You believe your thing Ill believe my thing

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“You believe your thing, I’ll believe my thing”: How Christian College Students Communicate with

“You believe your thing, I’ll believe my thing”: How Christian College Students Communicate with Peers about Religion Samantha Phelan Faculty sponsor: Brandi Lawless University of San Francisco

Literature Review ● Communication Satisfaction ● Relational Maintenance ● Religious Communication

Literature Review ● Communication Satisfaction ● Relational Maintenance ● Religious Communication

Participants ● Six undergraduate students at a private university in San Francisco ○ 3

Participants ● Six undergraduate students at a private university in San Francisco ○ 3 male, 3 female ● All self-identified as Christian

Methods ● 30 -minute interviews (audio recorded) ● Informed consent was obtained prior to

Methods ● 30 -minute interviews (audio recorded) ● Informed consent was obtained prior to the interview ● Recordings transcribed into 40 pages of single-spaced transcription

Analysis ● Thematic analysis ● Three overarching themes: (1) Avoiding Religious Conversations (2) Communication

Analysis ● Thematic analysis ● Three overarching themes: (1) Avoiding Religious Conversations (2) Communication of Shared Experiences (3) Shared Religious Beliefs are Nonessential

Avoiding Religious Conversations ● Hesitation towards initiating a conversation about religion ● Religious Conversations:

Avoiding Religious Conversations ● Hesitation towards initiating a conversation about religion ● Religious Conversations: Discussing or inquiring about, faith-based opinions or personal preferences ● Reasons why one would not initiate a conversation about religion with a peer: ○ Too “preachy” ○ Inappropriate ● Disclosing religion is a risk “it’s a very intimate conversation to have with another person. It’s a very personal question. And I feel sometimes like if I bring this topic up, I might offend someone. ” (p. 7 -8)

Communication of Shared Experiences ● Religious communication thrives around shared experiences ● Shared values,

Communication of Shared Experiences ● Religious communication thrives around shared experiences ● Shared values, traditions, childhood memories ● Facilitates bonding ● Optimal friendships involve shared morals & values “You don’t forget growing up Catholic. ” (p. 10) “We share our experiences growing up, being raised in a Catholic family, going to church on Sundays” (p. 11)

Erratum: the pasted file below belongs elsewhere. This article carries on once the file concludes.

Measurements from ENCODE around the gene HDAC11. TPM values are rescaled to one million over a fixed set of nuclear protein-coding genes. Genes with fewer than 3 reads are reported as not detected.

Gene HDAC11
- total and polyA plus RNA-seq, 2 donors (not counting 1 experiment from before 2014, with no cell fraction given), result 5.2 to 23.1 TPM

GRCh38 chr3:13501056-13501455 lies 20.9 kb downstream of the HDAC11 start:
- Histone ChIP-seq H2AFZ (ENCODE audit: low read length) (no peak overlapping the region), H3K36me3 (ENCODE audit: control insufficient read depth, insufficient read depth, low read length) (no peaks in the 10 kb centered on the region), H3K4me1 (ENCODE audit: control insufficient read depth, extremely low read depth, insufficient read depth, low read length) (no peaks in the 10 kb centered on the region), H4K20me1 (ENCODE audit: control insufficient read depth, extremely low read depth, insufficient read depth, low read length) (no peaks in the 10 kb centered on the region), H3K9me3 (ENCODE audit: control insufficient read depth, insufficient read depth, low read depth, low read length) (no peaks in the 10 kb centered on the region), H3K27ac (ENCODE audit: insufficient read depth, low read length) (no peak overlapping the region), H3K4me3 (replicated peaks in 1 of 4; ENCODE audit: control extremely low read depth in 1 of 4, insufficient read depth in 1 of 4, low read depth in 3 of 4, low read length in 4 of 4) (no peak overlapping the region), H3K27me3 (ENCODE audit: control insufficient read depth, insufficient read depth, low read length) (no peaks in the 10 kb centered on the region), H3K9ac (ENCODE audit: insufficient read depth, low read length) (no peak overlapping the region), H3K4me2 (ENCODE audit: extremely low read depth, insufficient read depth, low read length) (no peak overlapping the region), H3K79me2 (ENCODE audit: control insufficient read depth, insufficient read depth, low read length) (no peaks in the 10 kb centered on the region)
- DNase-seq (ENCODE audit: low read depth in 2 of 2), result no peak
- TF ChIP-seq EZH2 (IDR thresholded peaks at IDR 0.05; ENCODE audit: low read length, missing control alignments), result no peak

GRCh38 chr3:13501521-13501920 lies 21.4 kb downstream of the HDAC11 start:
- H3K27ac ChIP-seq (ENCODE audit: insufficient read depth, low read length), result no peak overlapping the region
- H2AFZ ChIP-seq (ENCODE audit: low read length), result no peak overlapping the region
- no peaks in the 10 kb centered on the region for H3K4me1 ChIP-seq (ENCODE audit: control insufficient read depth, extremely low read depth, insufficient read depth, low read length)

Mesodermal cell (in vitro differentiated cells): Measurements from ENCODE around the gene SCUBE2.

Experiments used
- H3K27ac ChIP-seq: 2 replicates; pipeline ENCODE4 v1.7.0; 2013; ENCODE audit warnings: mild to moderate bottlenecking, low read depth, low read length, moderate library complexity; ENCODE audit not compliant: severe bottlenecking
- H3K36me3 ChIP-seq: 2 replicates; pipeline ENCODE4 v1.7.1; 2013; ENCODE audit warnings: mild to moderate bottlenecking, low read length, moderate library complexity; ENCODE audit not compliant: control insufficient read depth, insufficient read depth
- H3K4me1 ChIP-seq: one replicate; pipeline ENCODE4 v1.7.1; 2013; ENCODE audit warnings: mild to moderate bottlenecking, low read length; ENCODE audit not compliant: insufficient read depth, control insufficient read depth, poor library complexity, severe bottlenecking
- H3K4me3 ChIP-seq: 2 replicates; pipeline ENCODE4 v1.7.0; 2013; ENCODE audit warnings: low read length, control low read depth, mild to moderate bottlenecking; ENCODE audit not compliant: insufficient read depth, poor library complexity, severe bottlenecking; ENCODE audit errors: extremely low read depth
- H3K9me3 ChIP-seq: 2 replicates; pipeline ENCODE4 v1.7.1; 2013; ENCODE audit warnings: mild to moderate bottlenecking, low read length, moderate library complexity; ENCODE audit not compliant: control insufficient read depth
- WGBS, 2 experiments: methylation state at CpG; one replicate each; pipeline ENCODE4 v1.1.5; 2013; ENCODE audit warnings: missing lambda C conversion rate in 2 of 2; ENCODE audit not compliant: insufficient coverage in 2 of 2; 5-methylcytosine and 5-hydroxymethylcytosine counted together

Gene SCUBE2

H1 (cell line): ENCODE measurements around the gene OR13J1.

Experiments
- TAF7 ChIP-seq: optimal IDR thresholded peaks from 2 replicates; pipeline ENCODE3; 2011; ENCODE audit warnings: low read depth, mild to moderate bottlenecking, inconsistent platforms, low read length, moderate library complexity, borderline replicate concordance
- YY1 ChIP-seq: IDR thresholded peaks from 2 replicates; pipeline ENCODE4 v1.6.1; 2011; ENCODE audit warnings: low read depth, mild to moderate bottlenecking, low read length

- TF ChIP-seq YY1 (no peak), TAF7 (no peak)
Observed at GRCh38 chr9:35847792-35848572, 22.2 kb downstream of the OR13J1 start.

Shared Religious Beliefs are Nonessential ● No more likely to befriend a Christian-identifying individual

Shared Religious Beliefs are Nonessential ● No more likely to befriend a Christian-identifying individual than someone of a different faith ● Interfaith communication as a learning opportunity ● Praised their university for its openness and religious tolerance “A lot of my friends aren’t Catholic and they want to hear what my perspective is on. Like spirituality or things like that. Like I’ll ask them about theirs, if they have any, or if they’re atheist, what that’s like. It’s just kind of a conversation. ” (p. 11) “You believe your thing, I’ll believe my thing. ” (p. 11)

Implications ● Provide scholars, universities, and parishes with a better understanding of the way

Implications ● Provide scholars, universities, and parishes with a better understanding of the way Christian students communicate with others about faith ● Comfort Christian students in knowing that other individuals share their experiences ● Modifications of current mentoring, counseling and psychological services offered to students ● Increase awareness surrounding the underrepresented topic of Christian students’ faith communication

Limitations & Future Research ● ● Time Small sample size Catholic majority Future research:

Limitations & Future Research ● ● Time Small sample size Catholic majority Future research: ○ Single branch of Christianity ○ Geographic location ○ Private versus public

Thank you!

Thank you!